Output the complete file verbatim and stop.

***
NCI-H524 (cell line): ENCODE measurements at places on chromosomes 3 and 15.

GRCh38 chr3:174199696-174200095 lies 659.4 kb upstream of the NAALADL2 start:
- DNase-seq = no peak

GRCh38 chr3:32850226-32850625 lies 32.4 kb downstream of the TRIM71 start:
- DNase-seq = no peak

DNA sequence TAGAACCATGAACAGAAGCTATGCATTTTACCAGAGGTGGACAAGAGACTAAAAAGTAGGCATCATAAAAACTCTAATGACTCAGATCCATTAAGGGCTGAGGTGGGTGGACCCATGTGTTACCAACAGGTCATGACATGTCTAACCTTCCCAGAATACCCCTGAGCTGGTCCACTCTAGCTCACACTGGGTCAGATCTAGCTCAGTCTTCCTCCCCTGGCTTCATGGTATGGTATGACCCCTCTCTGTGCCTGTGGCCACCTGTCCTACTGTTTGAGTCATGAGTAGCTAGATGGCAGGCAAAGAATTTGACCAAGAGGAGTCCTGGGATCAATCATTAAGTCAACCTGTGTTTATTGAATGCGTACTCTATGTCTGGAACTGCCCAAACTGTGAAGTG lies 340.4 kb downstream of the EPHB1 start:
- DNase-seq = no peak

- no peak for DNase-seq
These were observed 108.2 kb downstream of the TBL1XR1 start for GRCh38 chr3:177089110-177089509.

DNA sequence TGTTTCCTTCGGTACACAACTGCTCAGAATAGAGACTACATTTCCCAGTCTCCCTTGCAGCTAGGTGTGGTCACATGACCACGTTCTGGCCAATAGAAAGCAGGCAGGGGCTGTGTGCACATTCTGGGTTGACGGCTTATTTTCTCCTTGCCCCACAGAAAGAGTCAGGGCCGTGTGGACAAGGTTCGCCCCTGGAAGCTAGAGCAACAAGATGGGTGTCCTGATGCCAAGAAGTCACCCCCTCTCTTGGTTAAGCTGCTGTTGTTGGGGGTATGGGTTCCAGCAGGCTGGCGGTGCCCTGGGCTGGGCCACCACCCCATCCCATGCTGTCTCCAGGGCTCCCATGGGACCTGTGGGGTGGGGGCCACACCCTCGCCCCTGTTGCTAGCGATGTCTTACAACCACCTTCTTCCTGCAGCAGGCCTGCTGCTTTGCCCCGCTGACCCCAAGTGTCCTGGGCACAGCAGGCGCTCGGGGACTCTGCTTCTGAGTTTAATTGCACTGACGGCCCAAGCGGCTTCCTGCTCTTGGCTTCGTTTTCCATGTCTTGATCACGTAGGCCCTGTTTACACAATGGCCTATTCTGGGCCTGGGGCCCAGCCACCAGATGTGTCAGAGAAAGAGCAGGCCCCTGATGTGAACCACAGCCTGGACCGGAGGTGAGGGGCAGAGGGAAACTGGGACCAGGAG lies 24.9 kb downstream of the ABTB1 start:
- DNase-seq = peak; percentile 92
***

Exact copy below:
NCI-H524 (cell line): ENCODE measurements at places on chromosomes 3 and 15.

GRCh38 chr3:174199696-174200095 lies 659.4 kb upstream of the NAALADL2 start:
- DNase-seq = no peak

GRCh38 chr3:32850226-32850625 lies 32.4 kb downstream of the TRIM71 start:
- DNase-seq = no peak

DNA sequence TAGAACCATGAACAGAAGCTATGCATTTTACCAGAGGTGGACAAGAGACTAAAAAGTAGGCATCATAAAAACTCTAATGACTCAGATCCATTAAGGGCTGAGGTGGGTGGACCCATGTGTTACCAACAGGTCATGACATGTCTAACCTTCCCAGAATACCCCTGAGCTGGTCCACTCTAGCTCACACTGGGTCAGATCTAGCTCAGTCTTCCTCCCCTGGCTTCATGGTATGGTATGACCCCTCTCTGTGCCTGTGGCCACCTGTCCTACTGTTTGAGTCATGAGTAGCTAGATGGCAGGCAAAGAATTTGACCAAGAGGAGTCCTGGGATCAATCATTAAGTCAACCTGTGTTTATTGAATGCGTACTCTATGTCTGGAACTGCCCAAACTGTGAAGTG lies 340.4 kb downstream of the EPHB1 start:
- DNase-seq = no peak

- no peak for DNase-seq
These were observed 108.2 kb downstream of the TBL1XR1 start for GRCh38 chr3:177089110-177089509.

DNA sequence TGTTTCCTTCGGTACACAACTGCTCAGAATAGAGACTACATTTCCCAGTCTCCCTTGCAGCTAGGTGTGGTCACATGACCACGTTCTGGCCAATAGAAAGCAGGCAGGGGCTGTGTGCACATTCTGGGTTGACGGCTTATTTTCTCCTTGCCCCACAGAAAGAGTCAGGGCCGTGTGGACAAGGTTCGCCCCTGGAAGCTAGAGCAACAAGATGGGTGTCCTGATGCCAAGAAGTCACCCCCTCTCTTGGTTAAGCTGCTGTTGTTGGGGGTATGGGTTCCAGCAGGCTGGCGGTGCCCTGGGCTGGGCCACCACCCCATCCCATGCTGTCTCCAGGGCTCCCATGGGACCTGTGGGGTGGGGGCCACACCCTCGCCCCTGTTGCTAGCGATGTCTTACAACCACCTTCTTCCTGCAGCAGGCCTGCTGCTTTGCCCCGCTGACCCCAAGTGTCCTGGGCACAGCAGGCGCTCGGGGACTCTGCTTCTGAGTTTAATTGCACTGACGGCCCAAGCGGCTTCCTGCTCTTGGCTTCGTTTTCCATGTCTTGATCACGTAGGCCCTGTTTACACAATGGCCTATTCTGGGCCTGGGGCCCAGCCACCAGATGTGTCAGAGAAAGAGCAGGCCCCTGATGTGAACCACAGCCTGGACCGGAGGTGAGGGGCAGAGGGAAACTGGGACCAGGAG lies 24.9 kb downstream of the ABTB1 start:
- DNase-seq = peak; percentile 92